Lecture by Ned Blackhawk
November 29, 2014, is the 150th anniversary of the Sand Creek Massacre, one of the most infamous and violent moments in North American indigenous history. On this cold winter morning, approximately 700 US Civil War cavalry from Colorado and New Mexico territories attacked a band of peaceful Cheyenne and Arapaho villagers. The atrocities the soldiers committed caused national outrage.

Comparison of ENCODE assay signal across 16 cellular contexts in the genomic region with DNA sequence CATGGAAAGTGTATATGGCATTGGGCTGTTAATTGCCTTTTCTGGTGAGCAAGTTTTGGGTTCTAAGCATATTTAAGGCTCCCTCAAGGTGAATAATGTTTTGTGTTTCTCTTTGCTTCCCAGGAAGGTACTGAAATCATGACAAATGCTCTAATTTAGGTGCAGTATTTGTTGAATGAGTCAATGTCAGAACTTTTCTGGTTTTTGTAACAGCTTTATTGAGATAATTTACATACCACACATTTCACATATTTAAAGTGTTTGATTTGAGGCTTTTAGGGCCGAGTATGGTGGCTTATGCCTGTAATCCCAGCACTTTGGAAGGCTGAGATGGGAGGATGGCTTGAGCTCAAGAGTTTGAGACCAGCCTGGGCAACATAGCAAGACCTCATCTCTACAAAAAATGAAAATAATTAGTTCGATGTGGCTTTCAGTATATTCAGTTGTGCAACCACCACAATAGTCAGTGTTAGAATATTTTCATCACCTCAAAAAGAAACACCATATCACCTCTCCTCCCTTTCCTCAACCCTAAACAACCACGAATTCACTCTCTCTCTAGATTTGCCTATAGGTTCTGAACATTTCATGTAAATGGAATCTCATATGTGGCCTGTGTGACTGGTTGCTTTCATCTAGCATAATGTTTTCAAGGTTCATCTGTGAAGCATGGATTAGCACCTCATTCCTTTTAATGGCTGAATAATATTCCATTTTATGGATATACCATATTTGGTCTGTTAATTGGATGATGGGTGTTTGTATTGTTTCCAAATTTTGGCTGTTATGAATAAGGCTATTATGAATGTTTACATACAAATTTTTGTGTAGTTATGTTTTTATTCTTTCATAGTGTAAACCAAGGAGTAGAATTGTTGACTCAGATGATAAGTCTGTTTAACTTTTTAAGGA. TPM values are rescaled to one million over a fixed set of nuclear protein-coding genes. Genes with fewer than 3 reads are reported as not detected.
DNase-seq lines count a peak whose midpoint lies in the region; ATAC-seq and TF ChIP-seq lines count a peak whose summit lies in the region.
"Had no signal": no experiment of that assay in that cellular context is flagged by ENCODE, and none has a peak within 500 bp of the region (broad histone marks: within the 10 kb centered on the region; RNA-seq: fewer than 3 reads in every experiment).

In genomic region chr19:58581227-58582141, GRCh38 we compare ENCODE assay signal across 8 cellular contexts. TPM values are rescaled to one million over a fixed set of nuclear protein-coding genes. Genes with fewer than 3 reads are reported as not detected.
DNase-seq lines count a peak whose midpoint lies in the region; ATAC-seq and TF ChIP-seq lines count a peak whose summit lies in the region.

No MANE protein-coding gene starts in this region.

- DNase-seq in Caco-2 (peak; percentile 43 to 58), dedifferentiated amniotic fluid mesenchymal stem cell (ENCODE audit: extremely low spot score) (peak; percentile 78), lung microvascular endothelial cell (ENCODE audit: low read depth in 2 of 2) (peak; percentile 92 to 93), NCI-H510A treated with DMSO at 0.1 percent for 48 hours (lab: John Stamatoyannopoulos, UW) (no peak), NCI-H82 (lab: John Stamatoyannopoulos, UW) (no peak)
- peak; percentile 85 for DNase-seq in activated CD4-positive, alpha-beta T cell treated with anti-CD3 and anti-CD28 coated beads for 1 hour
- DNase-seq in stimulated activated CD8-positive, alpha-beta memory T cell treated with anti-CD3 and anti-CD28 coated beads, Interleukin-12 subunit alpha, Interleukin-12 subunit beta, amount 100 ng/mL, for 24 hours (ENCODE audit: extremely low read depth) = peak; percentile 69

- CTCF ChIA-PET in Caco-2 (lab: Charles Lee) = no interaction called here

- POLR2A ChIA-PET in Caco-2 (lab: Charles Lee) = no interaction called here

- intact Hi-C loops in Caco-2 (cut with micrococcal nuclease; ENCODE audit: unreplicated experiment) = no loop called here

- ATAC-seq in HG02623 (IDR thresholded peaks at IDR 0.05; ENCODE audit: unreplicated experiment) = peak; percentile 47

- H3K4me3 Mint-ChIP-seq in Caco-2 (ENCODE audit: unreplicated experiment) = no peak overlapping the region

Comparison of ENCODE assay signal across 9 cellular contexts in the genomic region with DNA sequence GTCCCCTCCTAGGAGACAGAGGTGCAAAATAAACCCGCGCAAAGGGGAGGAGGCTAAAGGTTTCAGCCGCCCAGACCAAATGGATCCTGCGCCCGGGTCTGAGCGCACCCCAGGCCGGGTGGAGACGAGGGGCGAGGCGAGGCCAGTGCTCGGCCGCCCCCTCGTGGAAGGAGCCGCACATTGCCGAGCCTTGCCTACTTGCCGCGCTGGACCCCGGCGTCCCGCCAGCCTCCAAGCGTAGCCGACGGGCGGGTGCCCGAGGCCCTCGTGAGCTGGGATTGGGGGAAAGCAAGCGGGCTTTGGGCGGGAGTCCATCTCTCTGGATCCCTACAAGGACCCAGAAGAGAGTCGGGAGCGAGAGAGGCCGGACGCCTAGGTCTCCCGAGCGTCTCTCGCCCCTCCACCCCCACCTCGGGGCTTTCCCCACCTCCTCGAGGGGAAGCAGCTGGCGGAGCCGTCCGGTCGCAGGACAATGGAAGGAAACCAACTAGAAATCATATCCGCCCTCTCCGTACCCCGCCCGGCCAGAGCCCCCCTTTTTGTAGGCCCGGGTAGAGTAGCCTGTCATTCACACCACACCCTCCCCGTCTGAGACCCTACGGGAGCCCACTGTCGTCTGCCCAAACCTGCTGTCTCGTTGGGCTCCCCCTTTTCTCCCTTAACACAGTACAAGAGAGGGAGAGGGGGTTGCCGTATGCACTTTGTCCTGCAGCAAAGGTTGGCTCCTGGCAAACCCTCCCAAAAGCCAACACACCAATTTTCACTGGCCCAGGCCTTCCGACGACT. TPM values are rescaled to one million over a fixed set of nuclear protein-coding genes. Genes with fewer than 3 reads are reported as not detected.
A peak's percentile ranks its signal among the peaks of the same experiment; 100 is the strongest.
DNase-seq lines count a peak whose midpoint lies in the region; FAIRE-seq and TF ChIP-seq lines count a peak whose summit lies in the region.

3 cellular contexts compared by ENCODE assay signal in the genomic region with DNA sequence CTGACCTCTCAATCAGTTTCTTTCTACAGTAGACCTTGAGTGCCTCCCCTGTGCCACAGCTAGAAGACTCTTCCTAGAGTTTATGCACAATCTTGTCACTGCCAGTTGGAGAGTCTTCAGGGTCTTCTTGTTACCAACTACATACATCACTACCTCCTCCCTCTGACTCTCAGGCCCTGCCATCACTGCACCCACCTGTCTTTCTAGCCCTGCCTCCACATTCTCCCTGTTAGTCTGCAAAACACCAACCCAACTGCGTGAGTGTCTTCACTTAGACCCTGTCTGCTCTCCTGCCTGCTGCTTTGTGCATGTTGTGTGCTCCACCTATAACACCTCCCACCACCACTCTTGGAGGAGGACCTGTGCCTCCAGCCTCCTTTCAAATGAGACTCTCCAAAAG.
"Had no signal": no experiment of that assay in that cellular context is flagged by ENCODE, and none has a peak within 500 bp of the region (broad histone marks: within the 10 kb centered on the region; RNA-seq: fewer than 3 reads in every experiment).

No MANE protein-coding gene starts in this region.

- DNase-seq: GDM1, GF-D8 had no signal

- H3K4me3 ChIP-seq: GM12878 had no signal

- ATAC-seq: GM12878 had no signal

In this presentation, Yale historian Ned Blackhawk considers the historiographical currents informing contemporary investigations into this moment of United States–Indian history and recent institutional efforts to reckon with the legacies of the violent encounter. Drawing on his recent involvement with the John Evans Study Committee at Northwestern University and his presentation before the International Association of Genocide Scholars, Blackhawk questions the usefulness of framing such histories in terms of genocide.
This event is free and open to the public.
This event at the Radcliffe Institute is part of the Initiative on Native and Indigenous Peoples.